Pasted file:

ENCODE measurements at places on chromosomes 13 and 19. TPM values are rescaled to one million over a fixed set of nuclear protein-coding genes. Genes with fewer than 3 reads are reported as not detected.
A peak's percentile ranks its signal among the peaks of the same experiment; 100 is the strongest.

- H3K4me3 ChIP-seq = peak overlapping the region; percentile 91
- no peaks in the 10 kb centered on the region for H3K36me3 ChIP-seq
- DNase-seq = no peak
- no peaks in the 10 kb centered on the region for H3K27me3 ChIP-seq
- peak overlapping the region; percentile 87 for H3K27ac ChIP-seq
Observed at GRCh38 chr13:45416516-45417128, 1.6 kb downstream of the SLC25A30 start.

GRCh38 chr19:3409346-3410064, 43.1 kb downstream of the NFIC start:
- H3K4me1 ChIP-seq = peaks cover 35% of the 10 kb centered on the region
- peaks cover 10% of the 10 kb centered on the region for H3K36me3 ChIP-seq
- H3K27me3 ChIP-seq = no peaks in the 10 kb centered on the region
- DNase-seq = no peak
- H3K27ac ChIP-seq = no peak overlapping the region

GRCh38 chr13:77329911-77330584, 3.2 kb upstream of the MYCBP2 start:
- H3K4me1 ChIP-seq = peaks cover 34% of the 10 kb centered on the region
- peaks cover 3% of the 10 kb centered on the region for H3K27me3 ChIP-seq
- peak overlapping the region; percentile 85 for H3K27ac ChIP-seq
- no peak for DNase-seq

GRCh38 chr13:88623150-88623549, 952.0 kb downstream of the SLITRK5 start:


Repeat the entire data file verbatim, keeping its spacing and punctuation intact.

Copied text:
ENCODE measurements at places on chromosomes 13 and 19. TPM values are rescaled to one million over a fixed set of nuclear protein-coding genes. Genes with fewer than 3 reads are reported as not detected.
A peak's percentile ranks its signal among the peaks of the same experiment; 100 is the strongest.

- H3K4me3 ChIP-seq = peak overlapping the region; percentile 91
- no peaks in the 10 kb centered on the region for H3K36me3 ChIP-seq
- DNase-seq = no peak
- no peaks in the 10 kb centered on the region for H3K27me3 ChIP-seq
- peak overlapping the region; percentile 87 for H3K27ac ChIP-seq
Observed at GRCh38 chr13:45416516-45417128, 1.6 kb downstream of the SLC25A30 start.

GRCh38 chr19:3409346-3410064, 43.1 kb downstream of the NFIC start:
- H3K4me1 ChIP-seq = peaks cover 35% of the 10 kb centered on the region
- peaks cover 10% of the 10 kb centered on the region for H3K36me3 ChIP-seq
- H3K27me3 ChIP-seq = no peaks in the 10 kb centered on the region
- DNase-seq = no peak
- H3K27ac ChIP-seq = no peak overlapping the region

GRCh38 chr13:77329911-77330584, 3.2 kb upstream of the MYCBP2 start:
- H3K4me1 ChIP-seq = peaks cover 34% of the 10 kb centered on the region
- peaks cover 3% of the 10 kb centered on the region for H3K27me3 ChIP-seq
- peak overlapping the region; percentile 85 for H3K27ac ChIP-seq
- no peak for DNase-seq

GRCh38 chr13:88623150-88623549, 952.0 kb downstream of the SLITRK5 start: